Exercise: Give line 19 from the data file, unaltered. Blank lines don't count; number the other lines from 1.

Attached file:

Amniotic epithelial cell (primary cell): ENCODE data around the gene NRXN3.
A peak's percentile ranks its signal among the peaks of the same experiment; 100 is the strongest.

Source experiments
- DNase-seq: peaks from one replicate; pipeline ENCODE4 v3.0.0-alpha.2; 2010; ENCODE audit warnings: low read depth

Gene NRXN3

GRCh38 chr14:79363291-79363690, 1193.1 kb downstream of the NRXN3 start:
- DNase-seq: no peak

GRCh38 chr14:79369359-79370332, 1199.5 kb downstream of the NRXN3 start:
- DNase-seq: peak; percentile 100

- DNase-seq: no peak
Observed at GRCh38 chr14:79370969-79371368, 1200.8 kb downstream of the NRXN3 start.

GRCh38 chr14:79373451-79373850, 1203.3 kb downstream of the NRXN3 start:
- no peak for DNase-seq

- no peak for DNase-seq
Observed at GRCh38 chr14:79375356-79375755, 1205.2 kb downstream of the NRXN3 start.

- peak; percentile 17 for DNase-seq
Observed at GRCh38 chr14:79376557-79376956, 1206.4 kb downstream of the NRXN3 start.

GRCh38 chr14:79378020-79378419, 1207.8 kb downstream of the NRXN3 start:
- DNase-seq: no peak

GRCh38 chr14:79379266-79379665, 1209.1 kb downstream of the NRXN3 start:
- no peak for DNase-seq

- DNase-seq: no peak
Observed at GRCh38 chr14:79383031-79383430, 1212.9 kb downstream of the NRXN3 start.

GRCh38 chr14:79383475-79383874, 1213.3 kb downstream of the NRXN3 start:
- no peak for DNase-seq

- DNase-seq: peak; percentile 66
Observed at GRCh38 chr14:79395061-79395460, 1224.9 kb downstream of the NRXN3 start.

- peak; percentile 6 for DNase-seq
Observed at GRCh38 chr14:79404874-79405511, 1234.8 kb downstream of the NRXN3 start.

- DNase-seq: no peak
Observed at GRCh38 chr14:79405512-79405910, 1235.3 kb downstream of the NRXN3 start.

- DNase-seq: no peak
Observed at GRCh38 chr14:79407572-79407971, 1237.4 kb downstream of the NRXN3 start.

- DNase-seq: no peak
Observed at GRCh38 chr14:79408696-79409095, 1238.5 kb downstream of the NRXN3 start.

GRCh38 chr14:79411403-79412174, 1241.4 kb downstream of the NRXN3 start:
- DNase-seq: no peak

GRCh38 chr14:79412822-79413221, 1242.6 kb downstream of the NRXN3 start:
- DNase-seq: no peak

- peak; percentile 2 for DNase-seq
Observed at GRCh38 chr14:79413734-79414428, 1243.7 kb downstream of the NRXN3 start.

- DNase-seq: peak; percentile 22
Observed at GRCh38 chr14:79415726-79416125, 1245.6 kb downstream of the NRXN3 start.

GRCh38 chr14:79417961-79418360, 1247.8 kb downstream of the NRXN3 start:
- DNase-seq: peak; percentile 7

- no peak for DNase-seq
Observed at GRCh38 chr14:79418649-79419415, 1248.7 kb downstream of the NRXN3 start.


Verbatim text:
- DNase-seq: no peak